A small ball of dough in a plastic container  provides a steady base for some wooden skewers. A variety of coloured noodles and straws are available to thread onto the sticks. (Cut the pointed end off for safety.) This is one I found on Pinterest (see my toddler pinboard for more ideas.)


Storing the dough in the small orange plastic container means the lid can be popped back on to stop it drying out. Once the toddler has seen it once, poking the skewers in will be part of the attraction.


Basic puzzles are great. Matching picture halves make a good starting point for  a child who is too young to be able to complete a regular puzzle.


These are laminated playdough mats. With another small tub of dough the child can add a face, hair etc. Free printable available here.


Free experimentation with a basic set of scales and blocks will develop a child’s understanding of heavier, lighter, more, less, up and down and other mathematical language. Older children will tend to count, predict and experiment in a more sophisticated way.

What does your toddler love to play with?


6 Responses

  1. Oh my daughter will love the scales and blocks. Haven’t been able to find such weighing scale though.

    • Ours came as part of a maths kit. Don’t know that I would invest too much financially into a set as the concept is fairly simple and won’t be a long term use item.

  2. Love your creativity with finding regular household things that become great free play. Do you ever dread the clean-up? Any tips?

    • Thanks, I enjoy it. With the highchair/mat time/table time equipment clean-up is very easy – only one tray out at a time and the next one doesn’t come out until the child has packed up. We train our children from an early age to pack up after playpen time and it just follows on from there. If you mean my pack-up when I change trays then yes, you need some kind of storage system so it’s not too complicated to get all those containers and what-not put away.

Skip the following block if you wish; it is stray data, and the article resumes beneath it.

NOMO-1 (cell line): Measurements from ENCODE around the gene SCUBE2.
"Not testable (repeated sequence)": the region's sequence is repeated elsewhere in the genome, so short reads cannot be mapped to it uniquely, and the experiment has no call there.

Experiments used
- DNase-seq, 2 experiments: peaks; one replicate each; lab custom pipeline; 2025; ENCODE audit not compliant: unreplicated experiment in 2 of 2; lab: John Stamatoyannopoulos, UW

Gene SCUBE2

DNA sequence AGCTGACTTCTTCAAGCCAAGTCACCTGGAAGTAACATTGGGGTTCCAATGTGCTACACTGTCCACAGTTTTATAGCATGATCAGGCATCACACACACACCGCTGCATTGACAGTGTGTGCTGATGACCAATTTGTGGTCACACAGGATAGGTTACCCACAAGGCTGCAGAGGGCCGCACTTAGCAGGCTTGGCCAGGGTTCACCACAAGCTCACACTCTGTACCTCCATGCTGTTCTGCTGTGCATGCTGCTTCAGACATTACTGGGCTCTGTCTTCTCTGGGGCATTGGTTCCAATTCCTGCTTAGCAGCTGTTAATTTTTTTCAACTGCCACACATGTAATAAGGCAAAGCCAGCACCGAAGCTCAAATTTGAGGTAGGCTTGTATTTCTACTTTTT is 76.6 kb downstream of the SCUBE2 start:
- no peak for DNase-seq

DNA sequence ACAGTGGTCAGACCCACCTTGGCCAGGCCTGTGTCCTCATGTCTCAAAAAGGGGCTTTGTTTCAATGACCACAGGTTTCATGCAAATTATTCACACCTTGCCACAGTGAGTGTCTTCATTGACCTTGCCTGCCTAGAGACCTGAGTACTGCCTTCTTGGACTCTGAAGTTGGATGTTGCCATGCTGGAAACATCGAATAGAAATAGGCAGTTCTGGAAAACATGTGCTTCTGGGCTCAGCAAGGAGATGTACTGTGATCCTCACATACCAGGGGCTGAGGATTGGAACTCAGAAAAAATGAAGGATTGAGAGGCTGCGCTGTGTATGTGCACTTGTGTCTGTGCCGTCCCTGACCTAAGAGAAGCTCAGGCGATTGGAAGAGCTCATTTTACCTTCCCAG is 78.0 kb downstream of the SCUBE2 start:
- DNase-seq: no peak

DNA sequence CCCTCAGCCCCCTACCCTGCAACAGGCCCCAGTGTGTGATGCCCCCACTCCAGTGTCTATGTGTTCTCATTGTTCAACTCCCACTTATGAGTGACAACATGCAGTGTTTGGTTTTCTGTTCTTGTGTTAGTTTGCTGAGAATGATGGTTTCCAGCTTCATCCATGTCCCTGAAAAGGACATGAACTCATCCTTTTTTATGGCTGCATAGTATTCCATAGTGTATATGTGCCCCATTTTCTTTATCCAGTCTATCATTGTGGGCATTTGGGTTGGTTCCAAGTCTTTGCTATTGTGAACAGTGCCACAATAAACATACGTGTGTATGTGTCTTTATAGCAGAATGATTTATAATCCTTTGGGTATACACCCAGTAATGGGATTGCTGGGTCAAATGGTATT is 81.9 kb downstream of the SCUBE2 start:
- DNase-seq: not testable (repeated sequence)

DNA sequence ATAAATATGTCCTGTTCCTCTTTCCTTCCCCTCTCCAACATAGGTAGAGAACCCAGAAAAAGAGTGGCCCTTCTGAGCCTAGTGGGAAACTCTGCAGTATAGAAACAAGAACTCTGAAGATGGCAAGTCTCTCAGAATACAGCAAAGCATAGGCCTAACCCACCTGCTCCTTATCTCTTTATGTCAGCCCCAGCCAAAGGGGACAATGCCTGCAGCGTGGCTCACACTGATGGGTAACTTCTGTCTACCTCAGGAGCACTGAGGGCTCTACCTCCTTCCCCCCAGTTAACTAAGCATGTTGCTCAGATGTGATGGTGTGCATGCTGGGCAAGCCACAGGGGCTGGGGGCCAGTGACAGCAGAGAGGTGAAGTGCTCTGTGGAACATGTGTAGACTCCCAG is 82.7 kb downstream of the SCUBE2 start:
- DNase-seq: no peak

3. I absolute love your email and ideas…thank you , just discovered …not too long ago…I unsubscribe from everything else, because I was overwhelmed with emails and ideas… but only have your coming now

    I have 5 kiddos 8 and under I just finished my 1 year homeschooling…| will start second…We do classical conversations and a co-op

    but I loves your ideas…where do you buy your containers …for busy boxes? and supplies    about our God…”Let your roots grow down into Him, and let your lives be built on Him. then your faith will grow strong in the truth you were taught, and you will overflow with thankfulness”. [colossians 2:7].

    “BE THE CHANGE YOU WANT TO SEE IN THE WORLD” (Mohandas K. GANDHI )   (Let’s get started..GET MOVING…now, don’t wait until tomorrow if you can be a blessing today, share your gifts, talents, your blessings with those around you. That is why God gave them to you! That is why He called us to live as a community).  

    • Hi Renata Thanks for your comments. I buy the busy boxes from Big W – I think the brand is Starmaid? Bits and pieces to go in them are collected from secondhand shops and discount variety stores mostly. I keep my ideas for the future on Pinterest and then just pick up the bits and pieces as I see them.